When Do You Need A Car Transmission Flush?
There’s nothing worse than car trouble, especially when you‘re completely unprepared for it. It’s costly, stressful, and can take up time and resources you don’t have. We know the stress of having to fix unwanted repairs, especially transmissions. In most cases, your transmission should be flushed every two years.In the meantime, it’s best to regularly check your fluids and take note of any signs of trouble.
What Is Transmission Flush?
A transmission flush is a maintenance process in which all of the oil in a transmission is removed, new oil (and sometimes cleaning solutions) is run through it using a special machine to push out grime and sludge and then it is filled up with new oil. The transmission flush is called for to remove debris and sludge and replace 100% of the used oil with fresh, clean quarts.
The benefits of a flush are self-evident: to replace all the old, dirty transmission fluid with fresh, high-quality fluid. As a result, your transmission should run cooler and receive maximum protection from wear to clutches, gears and bearings. It should also shift consistently and crisply since the new fluid will provide the correct frictional properties (old fluid loses its frictional properties over time).
Not only that, but performing a flush helps clean the transmission. Sludge and other contaminants can accumulate in the fluid due to extreme heat breaking down the fluid. These contaminants circulate throughout the transmission before lodging in the filter. Before the filter can safely capture the contaminants, however, they can lodge in the narrow fluid passages inside the valve body, leading to poor shift quality.
The narrow fluid passages in the transmission valve body can easily clog with debris, reducing shift quality.
Performing a flush also allows you to use a flush additive to help clean the transmission and more effectively remove accumulated sludge and other contaminants.
For one, transmission flush is more expensive. And some people warn against performing a flush on a transmission using old, dirty fluid. The flushing procedure may direct the fluid in the opposite direction of normal flow, which may increase the risk of dislodging debris and causing it to settle somewhere it shouldn’t. Since the way each shop performs a flushing procedure varies, you can’t know for certain.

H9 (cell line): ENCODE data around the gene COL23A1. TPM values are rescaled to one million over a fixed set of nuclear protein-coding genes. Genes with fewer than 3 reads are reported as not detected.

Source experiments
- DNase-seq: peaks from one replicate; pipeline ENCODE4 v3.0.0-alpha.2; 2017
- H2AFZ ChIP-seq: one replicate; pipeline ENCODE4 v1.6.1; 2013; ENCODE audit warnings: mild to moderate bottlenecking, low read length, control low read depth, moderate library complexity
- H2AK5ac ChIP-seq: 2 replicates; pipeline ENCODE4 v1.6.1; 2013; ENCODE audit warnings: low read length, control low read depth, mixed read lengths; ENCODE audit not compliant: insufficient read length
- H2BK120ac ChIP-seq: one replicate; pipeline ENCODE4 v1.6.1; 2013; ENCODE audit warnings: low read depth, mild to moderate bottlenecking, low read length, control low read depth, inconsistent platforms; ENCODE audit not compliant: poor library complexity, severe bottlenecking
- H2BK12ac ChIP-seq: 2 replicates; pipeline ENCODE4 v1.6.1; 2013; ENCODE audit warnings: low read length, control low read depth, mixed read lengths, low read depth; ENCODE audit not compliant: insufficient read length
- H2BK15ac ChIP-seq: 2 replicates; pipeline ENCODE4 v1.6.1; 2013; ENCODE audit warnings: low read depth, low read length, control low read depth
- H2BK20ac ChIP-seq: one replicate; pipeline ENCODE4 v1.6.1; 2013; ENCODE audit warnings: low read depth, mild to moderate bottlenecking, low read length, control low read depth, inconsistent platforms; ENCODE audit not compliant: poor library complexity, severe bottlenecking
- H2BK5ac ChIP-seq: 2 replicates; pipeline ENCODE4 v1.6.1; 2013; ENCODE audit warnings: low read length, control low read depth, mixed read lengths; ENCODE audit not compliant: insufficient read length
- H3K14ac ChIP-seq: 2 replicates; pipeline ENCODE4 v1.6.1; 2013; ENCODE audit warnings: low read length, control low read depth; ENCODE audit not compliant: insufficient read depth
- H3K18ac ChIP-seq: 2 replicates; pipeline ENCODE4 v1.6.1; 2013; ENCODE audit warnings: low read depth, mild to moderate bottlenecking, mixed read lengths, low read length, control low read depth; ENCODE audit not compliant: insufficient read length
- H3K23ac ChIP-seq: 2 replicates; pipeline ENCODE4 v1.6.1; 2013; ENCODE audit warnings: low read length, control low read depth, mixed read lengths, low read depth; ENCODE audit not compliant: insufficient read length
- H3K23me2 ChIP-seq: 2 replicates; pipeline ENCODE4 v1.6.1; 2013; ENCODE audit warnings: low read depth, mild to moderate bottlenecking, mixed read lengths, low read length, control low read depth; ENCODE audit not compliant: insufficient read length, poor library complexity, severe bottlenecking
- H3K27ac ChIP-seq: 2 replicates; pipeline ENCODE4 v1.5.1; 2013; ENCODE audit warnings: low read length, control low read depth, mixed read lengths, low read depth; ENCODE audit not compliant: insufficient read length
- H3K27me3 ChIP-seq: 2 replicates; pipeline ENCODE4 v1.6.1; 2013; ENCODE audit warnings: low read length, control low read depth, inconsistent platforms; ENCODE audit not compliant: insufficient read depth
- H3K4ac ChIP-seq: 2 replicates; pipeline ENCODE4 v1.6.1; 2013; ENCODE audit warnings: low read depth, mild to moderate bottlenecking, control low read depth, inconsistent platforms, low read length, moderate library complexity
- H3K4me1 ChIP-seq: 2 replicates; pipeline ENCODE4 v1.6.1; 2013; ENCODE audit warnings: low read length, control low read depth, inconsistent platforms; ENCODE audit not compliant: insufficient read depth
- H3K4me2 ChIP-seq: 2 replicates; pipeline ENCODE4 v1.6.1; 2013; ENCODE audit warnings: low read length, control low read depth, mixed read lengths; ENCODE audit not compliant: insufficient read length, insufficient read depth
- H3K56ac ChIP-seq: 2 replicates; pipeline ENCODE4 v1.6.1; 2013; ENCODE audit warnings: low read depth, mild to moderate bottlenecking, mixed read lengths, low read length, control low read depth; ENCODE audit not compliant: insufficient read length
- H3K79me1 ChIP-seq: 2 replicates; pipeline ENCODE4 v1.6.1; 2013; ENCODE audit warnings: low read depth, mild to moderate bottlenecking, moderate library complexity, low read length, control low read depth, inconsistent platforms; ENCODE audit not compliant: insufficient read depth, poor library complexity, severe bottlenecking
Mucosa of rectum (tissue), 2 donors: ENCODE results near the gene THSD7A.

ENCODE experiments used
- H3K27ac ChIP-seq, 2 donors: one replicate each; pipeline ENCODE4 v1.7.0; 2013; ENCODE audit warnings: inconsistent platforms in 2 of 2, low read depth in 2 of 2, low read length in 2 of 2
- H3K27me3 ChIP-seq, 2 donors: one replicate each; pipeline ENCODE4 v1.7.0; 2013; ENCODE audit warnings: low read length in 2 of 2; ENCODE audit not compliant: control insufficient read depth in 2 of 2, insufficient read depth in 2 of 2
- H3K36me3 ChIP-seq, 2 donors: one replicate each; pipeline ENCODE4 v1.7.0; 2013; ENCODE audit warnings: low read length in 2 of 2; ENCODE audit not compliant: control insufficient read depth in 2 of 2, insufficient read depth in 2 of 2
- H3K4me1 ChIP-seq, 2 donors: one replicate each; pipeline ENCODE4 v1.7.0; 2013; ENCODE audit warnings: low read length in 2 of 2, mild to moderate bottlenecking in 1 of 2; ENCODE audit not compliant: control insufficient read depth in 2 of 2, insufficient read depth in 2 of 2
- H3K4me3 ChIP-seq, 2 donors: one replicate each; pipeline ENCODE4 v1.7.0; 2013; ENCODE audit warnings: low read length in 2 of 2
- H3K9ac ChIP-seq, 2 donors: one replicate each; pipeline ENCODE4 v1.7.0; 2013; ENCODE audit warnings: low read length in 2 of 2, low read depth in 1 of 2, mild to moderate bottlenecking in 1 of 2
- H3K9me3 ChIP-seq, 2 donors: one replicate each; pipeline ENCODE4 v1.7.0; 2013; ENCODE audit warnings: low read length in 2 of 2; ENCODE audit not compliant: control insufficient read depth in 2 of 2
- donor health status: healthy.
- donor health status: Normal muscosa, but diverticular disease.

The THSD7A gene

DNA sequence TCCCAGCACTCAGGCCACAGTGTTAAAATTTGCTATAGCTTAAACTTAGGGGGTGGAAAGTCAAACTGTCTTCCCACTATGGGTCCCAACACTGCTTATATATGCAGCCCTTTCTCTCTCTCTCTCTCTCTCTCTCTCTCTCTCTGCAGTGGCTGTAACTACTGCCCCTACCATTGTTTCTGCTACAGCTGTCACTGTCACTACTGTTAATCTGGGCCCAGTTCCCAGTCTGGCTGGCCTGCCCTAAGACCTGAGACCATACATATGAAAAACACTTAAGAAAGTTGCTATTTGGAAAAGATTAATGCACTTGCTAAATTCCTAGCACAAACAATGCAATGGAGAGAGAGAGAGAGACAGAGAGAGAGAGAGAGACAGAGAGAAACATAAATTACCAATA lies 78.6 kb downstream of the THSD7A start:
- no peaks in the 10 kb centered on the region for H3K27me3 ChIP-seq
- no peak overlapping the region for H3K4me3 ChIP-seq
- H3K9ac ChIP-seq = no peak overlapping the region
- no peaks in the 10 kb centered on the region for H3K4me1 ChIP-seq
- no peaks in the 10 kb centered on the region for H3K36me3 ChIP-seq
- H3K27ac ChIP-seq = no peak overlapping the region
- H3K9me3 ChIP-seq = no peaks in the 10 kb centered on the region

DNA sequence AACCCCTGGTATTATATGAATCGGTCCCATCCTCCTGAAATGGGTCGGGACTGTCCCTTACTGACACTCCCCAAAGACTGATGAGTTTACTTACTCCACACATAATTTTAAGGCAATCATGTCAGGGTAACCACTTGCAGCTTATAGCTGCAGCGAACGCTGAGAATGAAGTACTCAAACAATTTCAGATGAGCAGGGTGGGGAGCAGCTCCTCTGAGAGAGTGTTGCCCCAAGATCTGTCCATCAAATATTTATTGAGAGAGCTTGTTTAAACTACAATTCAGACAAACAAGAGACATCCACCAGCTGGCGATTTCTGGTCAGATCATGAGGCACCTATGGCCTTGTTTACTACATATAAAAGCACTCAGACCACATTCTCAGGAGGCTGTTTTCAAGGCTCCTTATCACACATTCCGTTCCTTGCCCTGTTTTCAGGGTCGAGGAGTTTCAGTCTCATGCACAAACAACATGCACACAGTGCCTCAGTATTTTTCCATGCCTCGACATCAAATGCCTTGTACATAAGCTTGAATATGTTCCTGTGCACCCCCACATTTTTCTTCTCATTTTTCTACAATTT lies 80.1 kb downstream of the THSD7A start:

Why Is A Transmission Flush Necessary?
Is Transmission Flush necessary? A transmission flush is the same as other car fluid changes. When you or a mechanic do an oil change, it’s a rather simple process. They’ll remove the oil pan bolt, remove the oil filter, and make the old fluid drain until it stops flowing. However, it doesn’t completely remove all of the engine oil. Inside the engine block and cylinder heads are a series of galleys that make a small portion of oil lubricate moving parts until the new oil is circulated through the engine. An automatic transmission’s fluid is contained inside the hydraulic lines, so it needs to be ‘flushed’ or pushed through the lines to drain effectively, which also serves a secondary purpose. The transmission flush also pushes debris and other small particles developing from the transmission filter’s worn out fibers.
With automatic transmissions, there are 4 reasons why this process is so important:
- Extending the transmission lifespan: If the transmission’s internal hydraulic lines are clogged, it can break inner seals, which creates internal leaks and can lead to complete transmission failure. By having the fluid flushed and filters replaced every 30,000 to 50,000 miles, you substantially reduce the potential of damage and can extend its lifespan.
- Improving smooth shifting: When transmission fluid is substituted and the fluid is flushed, it improves the efficient flow of transmission fluid throughout the system. The end result is the transmission shifting smoother.
- Protecting warranties: Most new cars, trucks, and SUVs are available with a powertrain warranty — which protects the engine, transmission and drive-system components. However, if those systems are not maintained properly, it can void most extended warranties and cost you a significant amount of money if you need to replace them.
- Improving fuel economy: A smooth-shifting transmission is also crucial for the efficient operation of your engine. If the transmission slips or shifts higher than the engine is set, it can and often burns more fuel inside the engine than it is supposed. A transmission fluid change can make contribution to optimal fuel mileage.